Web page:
Cold-induced secondary dormancy and its regulatory mechanisms in Beta vulgaris. / Hourston, James; Steinbrecher, Tina; Chandler, Jake; Perez Suarez, Marta; Dietrich, Katrin; Turečková, V.; Tarkowska, D.; Strnad, Mirek; Weltmeier, Fridjof; Meinhard, Juliane; Fischer, Uwe; FiedlerWiechers, Karin; Ignatz, Michael; Leubner, Gerhard.

In: Plant, Cell and Environment, 18.01.2022, p. 1315-1332.

Research output: Contribution to journalArticlepeer-review



The dynamic behaviour of seeds in soil seed banks depends on their ability to act as sophisticated environmental sensors to adjust their sensitivity thresholds for germination by dormancy mechanisms. Here we show that prolonged incubation of sugar beet fruits at low temperature (chilling at 5 ºC, generally known to release seed dormancy of many species) can induce secondary nondeep physiological dormancy of an apparently nondormant crop species. The physiological and biophysical mechanisms underpinning this cold-induced secondary dormancy include the chilling-induced accumulation of abscisic acid (ABA) in the seeds, a reduction in the embryo growth potential and a block in weakening of the endosperm covering the embryonic root. A transcriptome analysis revealed distinct gene expression patterns in the different temperature regimes and upon secondary dormancy induction and maintenance. The chilling caused reduced expression of cell wall remodelling protein genes required for embryo cell elongation growth and endosperm weakening, as well as increased expression of seed maturation genes such as for late embryogenesis abundant proteins. A model integrating the hormonal signalling and master regulator expression with the temperature-control of seed dormancy and maturation programmes is proposed. The revealed mechanisms of the cold-induced secondary dormancy are important for a climate-smart agriculture and food security.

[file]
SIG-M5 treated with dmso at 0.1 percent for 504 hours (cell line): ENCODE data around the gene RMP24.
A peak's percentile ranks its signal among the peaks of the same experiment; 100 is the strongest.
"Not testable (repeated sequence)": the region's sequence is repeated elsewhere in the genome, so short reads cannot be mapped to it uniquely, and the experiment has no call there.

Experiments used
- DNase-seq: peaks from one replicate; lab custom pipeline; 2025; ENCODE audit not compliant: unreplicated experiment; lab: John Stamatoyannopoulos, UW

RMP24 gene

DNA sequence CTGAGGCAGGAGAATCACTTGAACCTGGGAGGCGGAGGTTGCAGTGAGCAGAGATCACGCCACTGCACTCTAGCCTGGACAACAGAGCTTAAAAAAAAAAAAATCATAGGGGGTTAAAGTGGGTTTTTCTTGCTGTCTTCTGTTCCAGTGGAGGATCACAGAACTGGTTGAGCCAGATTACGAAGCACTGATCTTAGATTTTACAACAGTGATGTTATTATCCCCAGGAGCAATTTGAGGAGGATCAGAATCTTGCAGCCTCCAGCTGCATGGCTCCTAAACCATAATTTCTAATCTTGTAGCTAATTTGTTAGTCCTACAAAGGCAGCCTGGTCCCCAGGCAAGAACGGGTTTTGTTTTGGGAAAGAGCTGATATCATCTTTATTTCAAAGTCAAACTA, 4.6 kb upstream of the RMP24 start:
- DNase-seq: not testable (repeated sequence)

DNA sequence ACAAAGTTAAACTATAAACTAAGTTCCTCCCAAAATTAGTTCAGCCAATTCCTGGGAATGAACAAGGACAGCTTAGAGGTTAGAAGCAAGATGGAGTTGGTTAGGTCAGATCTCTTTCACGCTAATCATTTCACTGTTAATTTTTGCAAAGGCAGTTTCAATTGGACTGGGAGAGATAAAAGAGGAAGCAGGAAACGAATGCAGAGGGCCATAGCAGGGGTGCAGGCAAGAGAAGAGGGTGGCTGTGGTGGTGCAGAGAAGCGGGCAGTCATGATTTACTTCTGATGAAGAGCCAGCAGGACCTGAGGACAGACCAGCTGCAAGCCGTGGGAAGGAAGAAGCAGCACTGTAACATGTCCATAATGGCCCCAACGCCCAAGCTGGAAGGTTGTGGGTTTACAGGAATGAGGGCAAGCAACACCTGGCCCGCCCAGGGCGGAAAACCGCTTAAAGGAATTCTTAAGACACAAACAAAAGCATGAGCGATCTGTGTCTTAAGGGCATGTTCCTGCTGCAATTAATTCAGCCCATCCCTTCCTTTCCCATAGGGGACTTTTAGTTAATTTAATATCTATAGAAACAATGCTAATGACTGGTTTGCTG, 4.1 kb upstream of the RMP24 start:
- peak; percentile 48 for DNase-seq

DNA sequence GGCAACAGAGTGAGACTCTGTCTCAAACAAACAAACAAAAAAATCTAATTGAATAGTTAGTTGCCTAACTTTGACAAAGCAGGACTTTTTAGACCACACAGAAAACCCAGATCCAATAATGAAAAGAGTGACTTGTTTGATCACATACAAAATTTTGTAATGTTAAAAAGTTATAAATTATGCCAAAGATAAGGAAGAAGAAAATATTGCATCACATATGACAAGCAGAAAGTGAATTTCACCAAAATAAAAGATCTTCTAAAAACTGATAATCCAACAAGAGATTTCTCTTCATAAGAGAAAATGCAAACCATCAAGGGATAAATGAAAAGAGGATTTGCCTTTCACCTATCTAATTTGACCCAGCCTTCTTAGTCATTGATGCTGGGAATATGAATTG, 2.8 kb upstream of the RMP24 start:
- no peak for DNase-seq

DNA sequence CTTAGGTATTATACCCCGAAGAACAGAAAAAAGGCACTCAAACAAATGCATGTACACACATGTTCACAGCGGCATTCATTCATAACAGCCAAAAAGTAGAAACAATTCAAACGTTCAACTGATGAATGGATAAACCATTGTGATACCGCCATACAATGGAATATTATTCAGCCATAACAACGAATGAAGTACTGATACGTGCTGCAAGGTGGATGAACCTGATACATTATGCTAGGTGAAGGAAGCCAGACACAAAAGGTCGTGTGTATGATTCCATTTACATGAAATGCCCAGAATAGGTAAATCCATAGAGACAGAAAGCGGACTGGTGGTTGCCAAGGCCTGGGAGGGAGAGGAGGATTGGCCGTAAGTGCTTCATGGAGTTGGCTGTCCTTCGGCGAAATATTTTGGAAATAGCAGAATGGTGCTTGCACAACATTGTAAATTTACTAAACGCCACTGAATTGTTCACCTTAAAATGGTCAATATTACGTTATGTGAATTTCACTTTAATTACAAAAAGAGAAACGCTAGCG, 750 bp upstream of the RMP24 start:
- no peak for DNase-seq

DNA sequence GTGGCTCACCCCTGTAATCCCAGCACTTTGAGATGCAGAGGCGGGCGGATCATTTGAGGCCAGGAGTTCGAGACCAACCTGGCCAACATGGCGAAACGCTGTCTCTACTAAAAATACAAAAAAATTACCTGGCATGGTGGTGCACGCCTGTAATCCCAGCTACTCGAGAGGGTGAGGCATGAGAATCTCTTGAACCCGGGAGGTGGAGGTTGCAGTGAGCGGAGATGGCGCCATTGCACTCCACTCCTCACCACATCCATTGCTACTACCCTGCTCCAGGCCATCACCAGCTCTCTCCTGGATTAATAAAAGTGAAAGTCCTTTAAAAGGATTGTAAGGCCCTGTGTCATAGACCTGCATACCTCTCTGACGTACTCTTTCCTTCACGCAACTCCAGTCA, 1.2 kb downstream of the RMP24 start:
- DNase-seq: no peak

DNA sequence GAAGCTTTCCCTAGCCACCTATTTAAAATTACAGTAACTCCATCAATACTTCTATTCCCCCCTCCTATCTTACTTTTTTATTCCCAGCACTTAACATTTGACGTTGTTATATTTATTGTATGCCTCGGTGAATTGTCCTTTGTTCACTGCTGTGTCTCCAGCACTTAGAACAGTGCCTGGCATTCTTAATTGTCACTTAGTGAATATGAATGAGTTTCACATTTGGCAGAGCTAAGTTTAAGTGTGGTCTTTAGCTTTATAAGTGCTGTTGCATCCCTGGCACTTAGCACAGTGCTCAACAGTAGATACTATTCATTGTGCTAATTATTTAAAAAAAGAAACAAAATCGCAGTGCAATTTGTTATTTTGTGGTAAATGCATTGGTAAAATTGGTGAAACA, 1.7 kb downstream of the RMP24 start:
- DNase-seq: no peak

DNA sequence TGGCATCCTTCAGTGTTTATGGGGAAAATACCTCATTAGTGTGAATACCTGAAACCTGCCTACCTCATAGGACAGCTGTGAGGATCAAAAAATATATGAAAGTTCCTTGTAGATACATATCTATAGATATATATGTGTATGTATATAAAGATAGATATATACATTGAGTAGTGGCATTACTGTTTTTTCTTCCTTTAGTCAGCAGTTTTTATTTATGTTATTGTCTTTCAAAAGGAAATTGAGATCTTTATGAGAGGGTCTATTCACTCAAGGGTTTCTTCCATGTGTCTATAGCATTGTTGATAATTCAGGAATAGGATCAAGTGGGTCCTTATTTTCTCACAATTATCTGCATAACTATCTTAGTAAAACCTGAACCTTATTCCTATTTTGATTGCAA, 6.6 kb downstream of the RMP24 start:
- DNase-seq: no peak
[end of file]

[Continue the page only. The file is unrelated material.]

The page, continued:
Original languageEnglish
Pages (from-to)1315-1332
JournalPlant, Cell and Environment
Publication statusPublished - 18 Jan 2022

Research outputs

This open access research output is licenced under a Creative Commons Attribution-NonCommercial-NoDerivs 3.0 Unported License.

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